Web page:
Returning Music Scores to Germany After World War II

TitleReturning Music Scores to Germany After World War II
Publication TypeCase Study
Year of Publication1996
AuthorsLadenson, R
Corporate Authorsof Center for the Study of Ethics in the Professions, IIT
Date Published02/1996
PublisherCenter for the Study of Ethics in the Professions, Illinois Institute of Technology
Publication Languageeng
Keywordshistory , Library and Information Science , MILITARY ethics , Museum Studies
AbstractIn 1941, when the British Air Force began to bomb Berlin, an immensely valuable collection of four hundred music manuscripts , including original works by Beethoven, Mozart, Schubert, and Brahms were removed from the Prussian State Library in Berlin to a monastery in Southern Silesia, which was then part of Germany, but is now part of Poland. At the end of the war, with the hiding place then in Poland, Polish authorities, who discovered the collection, had it removed to the Jagiellonian Library in Cracow, and ordered the librarian to remain silent about its whereabouts. By the late 1970's the existence of the manuscripts became confirmed when the Poles presented six of them as a gift to Erich Ronnecker, the leader of East Germany. Many Poles, remembering the willful destruction of Polish art treasures by Nazi troops, want to keep the collection. The Director of the Jagiellonian Library in Cracow, Krzysztof Zamnski, notes that the collection of manuscripts is open to music scholars throughout the world under the best conditions. The German government takes the following position: "These manuscripts were taken to Silesia, which was then part of Germany, to protect them from the war. The owner is the Berlin Library, If someone has something someone else owns, we [should] be talking about restitution." Who should get the manuscripts, and why?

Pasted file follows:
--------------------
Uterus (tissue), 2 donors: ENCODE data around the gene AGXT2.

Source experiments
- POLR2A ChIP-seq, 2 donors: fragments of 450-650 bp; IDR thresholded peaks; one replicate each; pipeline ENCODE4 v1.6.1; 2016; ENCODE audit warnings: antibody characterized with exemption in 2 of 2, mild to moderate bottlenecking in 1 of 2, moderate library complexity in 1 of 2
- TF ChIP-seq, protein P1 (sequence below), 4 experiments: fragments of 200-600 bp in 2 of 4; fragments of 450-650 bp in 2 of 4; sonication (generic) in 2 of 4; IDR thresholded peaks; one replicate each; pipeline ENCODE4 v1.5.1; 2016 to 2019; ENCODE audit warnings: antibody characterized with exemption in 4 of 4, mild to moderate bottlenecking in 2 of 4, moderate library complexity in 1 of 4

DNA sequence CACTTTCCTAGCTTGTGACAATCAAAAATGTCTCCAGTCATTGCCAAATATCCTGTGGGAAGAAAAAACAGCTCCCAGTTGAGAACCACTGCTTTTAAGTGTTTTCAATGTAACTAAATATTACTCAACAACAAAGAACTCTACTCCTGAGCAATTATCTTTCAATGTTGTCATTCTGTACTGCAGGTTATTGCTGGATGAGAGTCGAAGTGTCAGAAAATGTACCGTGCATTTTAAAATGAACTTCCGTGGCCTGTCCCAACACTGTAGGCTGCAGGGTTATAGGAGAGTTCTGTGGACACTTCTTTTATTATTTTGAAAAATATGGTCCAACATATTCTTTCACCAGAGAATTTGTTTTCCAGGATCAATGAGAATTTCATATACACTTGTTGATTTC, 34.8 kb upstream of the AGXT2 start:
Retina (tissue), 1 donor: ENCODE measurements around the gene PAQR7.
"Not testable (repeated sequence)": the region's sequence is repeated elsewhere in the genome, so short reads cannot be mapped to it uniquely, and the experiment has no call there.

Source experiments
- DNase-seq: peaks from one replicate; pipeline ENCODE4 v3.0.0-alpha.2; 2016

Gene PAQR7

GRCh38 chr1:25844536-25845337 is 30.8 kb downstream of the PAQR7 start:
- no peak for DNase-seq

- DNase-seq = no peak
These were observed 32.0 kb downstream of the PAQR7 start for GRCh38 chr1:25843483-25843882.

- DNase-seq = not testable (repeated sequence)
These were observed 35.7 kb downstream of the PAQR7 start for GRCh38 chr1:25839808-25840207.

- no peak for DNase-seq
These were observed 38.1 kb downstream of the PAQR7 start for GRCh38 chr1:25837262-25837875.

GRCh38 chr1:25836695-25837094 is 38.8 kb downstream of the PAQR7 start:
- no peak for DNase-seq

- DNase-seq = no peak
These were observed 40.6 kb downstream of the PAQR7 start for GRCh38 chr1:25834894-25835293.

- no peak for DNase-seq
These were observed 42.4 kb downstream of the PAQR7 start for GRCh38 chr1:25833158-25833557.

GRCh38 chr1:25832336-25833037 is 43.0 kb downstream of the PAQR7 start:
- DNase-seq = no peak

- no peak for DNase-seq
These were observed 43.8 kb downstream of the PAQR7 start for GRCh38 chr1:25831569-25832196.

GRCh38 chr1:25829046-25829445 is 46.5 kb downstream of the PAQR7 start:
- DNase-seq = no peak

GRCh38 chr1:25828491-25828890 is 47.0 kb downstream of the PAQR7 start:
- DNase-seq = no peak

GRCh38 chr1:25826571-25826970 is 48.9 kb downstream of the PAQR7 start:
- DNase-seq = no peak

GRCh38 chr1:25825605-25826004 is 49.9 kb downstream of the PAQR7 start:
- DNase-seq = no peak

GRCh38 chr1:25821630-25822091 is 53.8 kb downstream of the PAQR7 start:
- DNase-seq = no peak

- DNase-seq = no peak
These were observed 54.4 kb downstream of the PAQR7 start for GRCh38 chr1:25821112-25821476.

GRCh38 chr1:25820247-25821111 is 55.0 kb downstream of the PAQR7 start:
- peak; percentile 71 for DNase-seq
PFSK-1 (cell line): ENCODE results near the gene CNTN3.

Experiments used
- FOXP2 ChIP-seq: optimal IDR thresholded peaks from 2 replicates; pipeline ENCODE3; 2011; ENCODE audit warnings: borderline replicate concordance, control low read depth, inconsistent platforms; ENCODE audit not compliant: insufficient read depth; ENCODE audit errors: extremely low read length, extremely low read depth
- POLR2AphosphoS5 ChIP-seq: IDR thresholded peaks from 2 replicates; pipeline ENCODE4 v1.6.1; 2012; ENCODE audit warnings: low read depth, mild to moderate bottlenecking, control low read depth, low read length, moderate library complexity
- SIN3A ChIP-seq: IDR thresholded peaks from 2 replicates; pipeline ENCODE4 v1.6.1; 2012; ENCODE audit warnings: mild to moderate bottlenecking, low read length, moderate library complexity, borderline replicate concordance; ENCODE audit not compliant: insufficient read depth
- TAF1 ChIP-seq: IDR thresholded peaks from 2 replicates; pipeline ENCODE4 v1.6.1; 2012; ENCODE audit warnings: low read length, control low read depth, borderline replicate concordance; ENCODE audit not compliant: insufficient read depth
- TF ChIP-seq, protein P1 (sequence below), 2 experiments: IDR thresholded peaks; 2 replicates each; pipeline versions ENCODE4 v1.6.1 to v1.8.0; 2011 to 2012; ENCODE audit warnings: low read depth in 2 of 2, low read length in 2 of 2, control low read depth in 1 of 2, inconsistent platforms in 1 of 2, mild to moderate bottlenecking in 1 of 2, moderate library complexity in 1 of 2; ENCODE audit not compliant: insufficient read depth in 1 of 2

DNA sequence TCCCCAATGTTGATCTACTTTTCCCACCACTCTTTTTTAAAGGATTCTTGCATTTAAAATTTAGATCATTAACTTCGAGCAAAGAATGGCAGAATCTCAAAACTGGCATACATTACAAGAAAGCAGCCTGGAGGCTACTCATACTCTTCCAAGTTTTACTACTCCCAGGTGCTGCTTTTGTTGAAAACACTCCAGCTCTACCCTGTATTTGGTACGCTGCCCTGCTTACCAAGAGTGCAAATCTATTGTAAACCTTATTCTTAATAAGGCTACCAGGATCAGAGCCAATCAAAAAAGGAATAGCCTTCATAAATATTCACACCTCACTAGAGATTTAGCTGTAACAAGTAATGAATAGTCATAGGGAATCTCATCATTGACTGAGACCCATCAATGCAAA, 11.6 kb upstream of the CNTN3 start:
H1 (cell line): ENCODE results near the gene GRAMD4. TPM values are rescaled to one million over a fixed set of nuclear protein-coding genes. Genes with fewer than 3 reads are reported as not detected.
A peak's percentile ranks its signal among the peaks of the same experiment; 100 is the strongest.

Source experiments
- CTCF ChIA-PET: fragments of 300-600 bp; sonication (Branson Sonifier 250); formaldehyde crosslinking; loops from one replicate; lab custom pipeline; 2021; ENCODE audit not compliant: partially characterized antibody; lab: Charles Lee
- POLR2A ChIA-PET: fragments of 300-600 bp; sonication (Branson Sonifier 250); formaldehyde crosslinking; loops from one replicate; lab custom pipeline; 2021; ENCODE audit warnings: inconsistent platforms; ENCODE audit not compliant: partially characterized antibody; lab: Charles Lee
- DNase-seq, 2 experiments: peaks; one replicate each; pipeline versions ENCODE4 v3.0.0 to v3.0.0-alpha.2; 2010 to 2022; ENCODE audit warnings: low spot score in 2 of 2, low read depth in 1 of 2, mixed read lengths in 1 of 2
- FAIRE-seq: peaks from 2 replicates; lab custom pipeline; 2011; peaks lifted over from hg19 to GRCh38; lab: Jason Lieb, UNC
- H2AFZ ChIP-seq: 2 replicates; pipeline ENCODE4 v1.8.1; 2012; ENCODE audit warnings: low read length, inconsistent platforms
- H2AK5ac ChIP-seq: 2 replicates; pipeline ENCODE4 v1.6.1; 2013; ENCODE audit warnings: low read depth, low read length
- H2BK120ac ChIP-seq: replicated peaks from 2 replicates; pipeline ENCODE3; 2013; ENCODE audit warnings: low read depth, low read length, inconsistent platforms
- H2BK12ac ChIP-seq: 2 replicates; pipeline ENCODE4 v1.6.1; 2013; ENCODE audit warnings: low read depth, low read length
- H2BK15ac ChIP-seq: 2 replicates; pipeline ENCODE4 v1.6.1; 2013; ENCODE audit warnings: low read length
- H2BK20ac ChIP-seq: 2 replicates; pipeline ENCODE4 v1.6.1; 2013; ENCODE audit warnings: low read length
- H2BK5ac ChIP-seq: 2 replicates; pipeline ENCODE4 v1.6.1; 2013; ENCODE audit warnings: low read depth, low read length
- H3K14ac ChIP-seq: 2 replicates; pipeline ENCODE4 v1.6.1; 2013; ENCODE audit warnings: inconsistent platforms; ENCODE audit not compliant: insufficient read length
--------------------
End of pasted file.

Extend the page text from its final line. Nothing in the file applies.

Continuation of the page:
NotesCase study from the February 3, 1996 Intercollegiate Ethics Bowl. Copyright, Robert Ladenson, Center for the Study of Ethics in the Professions, Illinois Institute of Technology, 1996.
URLhttp://ethics.iit.edu/EEL/Jagiellonian.pdf
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